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UAB Nurse Creates Keepsake to Support Grieving Families

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To help families cherish the loving memory of their dear ones, a UAB nurse started her “Heartbeat in a Bottle” initiative to give families a unique way to remember the loved ones they have lost. (UAB Photography Steve Wood)

By Tehreem Khan
uab.edu

The loss of a loved one can be hard. It may be one of the most difficult experiences in a person’s life. Felicia Vaughn, a registered nurse at the University of Alabama at Birmingham Center for Palliative and Supportive Care, is supporting grieving families in a special way — with a heartbeat in a bottle.

Vaughn takes a printout of a patient’s EKG, a recording of the heart’s electrical signal, and places it in a medicine vial to create a simple, yet meaningful gift for the families she serves. Vaughn started creating these keepsakes in September of 2021. She has now done almost 700.

During weekdays at the center, the staff’s music therapists record patient’s heartbeats via a Bluetooth stethoscope for their “Heartbeat Project,” which incorporates it into a song.

“I wanted to find a way to expand upon that effort to support our patients and their families,” Vaughn said. “My heart would break seeing families grieve the loss of their loved ones, and I kept trying to think of ideas for how I can help support these families during their stay with us.”

In 2021, Vaughn had a patient who had two children the same age as hers. Her connection with that patient and her family led to an epiphany. She made her first heartbeat in a bottle — an idea Vaughn saw on Pinterest.

She took a medicine vial, cleaned it, and put the patient’s last EKG in it with their name, time of passing and a red ribbon. She presented the gift to the patient’s family; but at the time, she was not sure how the family would receive it.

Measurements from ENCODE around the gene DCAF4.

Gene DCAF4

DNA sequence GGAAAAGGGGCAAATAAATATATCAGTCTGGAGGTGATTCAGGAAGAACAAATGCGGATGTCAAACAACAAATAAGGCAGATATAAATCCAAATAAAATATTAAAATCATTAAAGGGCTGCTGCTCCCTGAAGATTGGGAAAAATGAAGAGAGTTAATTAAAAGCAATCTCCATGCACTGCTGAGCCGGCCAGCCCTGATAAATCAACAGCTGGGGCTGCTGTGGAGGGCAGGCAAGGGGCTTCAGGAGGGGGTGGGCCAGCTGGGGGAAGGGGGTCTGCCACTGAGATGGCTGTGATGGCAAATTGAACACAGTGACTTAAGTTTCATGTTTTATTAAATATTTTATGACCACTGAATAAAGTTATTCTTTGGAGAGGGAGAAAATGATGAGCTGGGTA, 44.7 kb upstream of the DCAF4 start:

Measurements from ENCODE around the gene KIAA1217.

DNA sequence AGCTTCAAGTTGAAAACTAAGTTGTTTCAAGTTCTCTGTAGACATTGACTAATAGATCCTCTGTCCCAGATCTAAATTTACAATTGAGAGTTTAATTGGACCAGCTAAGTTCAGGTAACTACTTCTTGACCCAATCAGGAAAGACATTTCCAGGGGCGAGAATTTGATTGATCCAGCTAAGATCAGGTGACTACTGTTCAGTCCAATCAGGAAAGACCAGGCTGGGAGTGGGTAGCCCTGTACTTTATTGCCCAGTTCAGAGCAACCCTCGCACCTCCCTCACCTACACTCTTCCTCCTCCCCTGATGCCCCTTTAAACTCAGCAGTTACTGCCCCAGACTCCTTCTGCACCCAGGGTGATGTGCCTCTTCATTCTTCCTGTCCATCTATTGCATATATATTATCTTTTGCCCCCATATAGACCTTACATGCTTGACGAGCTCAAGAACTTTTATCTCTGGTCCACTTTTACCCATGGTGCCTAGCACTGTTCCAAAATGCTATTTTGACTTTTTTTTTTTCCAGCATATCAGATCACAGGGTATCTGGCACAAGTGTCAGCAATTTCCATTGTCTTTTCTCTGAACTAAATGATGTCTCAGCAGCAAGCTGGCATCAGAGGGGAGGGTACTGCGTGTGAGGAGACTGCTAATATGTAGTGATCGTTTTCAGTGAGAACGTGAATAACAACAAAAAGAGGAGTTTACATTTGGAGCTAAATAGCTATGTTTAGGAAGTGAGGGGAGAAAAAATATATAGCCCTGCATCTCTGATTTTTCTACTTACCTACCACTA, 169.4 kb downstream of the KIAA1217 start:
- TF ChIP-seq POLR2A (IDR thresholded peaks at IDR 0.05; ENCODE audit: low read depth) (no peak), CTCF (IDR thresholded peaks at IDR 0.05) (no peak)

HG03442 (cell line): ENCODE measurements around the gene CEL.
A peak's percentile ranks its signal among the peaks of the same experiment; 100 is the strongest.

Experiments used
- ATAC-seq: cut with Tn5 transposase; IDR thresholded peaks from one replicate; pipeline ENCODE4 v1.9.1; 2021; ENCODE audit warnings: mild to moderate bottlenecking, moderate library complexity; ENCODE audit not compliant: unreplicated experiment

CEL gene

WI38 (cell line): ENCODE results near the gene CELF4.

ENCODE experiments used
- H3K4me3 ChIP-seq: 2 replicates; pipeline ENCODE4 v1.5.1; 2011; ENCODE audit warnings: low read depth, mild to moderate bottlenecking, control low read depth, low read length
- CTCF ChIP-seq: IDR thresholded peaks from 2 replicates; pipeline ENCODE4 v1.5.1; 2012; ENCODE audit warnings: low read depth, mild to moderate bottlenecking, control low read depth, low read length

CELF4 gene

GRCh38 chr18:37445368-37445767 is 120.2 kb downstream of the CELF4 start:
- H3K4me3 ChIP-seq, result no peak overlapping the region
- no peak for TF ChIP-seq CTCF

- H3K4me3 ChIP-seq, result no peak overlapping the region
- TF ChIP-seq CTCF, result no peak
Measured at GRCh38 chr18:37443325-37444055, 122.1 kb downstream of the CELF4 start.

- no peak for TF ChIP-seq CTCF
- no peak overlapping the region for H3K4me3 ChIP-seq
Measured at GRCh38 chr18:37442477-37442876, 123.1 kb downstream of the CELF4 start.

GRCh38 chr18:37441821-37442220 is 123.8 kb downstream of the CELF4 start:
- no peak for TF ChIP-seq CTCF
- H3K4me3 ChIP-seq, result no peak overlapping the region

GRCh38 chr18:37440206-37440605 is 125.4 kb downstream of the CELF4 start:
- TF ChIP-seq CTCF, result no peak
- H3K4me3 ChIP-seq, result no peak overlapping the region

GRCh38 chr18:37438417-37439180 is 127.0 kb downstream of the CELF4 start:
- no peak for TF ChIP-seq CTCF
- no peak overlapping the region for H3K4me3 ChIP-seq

”The family members were in awe and told me that this meant everything to them. They requested that I keep doing this with other patient families,” Vaughn said. “That was the starting point of turning it into a process and doing this on a regular basis for the families of our patients.”

Through this initiative, Vaughn hopes that she can ease the grieving process and offer support to these families in any way she can. Her “Heartbeat in a Bottle” journey is filled with many special stories that have kept her going.

“It is so special to me to see and hear how much these bottles have meant to the families of my patients,” she said. “It almost makes me cry thinking that I could make something they could cherish forever. It is something so small but holds a big meaning for many of our patients’ families.”

Overwhelming Response

Although the design of the bottles has changed over time, the mission has stayed the same. Today, Vaughn’s colleagues in the unit have joined her in creating these bottles, with family support and permission.

“It’s so hard losing someone,” Vaughn said. “The families love when I give them these bottles as something to hold onto as they walk out of the hospital door. Some wear them as bracelets and some as necklaces. It warms my heart to see them cherish the memories of their loved ones through this small gift.”

According to Vaughn, the feedback has been very positive.

Katelyn Bush, whose mother passed away last November, received a heartbeat in a bottle when her mother was in the palliative care unit.

Bush originally wanted a copy of her mother’s EKG for a tattoo, but says she was unsure how to ask for it. When she learned about the “Heartbeat in a Bottle” program, she was floored and thankful for the gift.

“My mother was my closest friend and confidante,” Bush said. “To have a piece of her after she passed means more than I can express. Losing someone is never easy, but the nurses in the Palliative Care Unit made it much more bearable. They supported us as we grieved and showed my mother compassion and genuine care. I am so grateful to the people who cared for my mom. Everyone we came into contact with was so kind and provided outstanding care.”

Palliative care is a medical specialty focusing on relief of the pain, stress and other debilitating symptoms of serious or terminal illnesses. The UAB Center for Palliative and Supportive Care takes a holistic approach to care for these critically ill patients with an interdisciplinary team that includes physicians, nurses, physical therapists, psychologists, counselors, massage therapists, music therapists, social workers and others committed to supporting patients and their families through the stress of serious illness.

To learn more about UAB’s Center for Palliative and Supportive Care, visit uabmedicine.org/palliativecare.